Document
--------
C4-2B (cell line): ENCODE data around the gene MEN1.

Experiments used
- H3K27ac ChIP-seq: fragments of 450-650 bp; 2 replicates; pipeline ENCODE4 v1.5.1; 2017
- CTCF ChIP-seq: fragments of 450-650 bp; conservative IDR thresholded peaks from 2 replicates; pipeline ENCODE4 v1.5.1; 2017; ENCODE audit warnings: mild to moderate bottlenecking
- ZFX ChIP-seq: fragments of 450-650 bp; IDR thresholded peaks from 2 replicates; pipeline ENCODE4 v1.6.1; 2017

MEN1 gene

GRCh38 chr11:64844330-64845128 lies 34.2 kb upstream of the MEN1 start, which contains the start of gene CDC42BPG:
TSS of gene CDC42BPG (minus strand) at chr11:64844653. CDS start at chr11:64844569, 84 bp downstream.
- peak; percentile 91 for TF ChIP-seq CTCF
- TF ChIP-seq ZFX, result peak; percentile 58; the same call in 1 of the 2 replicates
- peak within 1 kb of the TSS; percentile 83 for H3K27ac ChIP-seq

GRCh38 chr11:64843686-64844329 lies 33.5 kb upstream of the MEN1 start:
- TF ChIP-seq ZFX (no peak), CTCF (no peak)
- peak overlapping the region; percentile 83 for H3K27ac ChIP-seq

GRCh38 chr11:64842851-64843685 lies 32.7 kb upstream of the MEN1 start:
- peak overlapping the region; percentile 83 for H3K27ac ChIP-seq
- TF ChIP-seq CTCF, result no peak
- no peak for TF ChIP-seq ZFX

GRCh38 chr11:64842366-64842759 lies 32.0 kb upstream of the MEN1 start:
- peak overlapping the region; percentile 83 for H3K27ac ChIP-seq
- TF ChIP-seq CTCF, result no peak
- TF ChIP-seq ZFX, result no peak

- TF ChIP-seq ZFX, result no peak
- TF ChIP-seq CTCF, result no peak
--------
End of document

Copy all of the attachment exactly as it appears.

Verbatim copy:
C4-2B (cell line): ENCODE data around the gene MEN1.

Experiments used
- H3K27ac ChIP-seq: fragments of 450-650 bp; 2 replicates; pipeline ENCODE4 v1.5.1; 2017
- CTCF ChIP-seq: fragments of 450-650 bp; conservative IDR thresholded peaks from 2 replicates; pipeline ENCODE4 v1.5.1; 2017; ENCODE audit warnings: mild to moderate bottlenecking
- ZFX ChIP-seq: fragments of 450-650 bp; IDR thresholded peaks from 2 replicates; pipeline ENCODE4 v1.6.1; 2017

MEN1 gene

GRCh38 chr11:64844330-64845128 lies 34.2 kb upstream of the MEN1 start, which contains the start of gene CDC42BPG:
TSS of gene CDC42BPG (minus strand) at chr11:64844653. CDS start at chr11:64844569, 84 bp downstream.
- peak; percentile 91 for TF ChIP-seq CTCF
- TF ChIP-seq ZFX, result peak; percentile 58; the same call in 1 of the 2 replicates
- peak within 1 kb of the TSS; percentile 83 for H3K27ac ChIP-seq

GRCh38 chr11:64843686-64844329 lies 33.5 kb upstream of the MEN1 start:
- TF ChIP-seq ZFX (no peak), CTCF (no peak)
- peak overlapping the region; percentile 83 for H3K27ac ChIP-seq

GRCh38 chr11:64842851-64843685 lies 32.7 kb upstream of the MEN1 start:
- peak overlapping the region; percentile 83 for H3K27ac ChIP-seq
- TF ChIP-seq CTCF, result no peak
- no peak for TF ChIP-seq ZFX

GRCh38 chr11:64842366-64842759 lies 32.0 kb upstream of the MEN1 start:
- peak overlapping the region; percentile 83 for H3K27ac ChIP-seq
- TF ChIP-seq CTCF, result no peak
- TF ChIP-seq ZFX, result no peak

- TF ChIP-seq ZFX, result no peak
- TF ChIP-seq CTCF, result no peak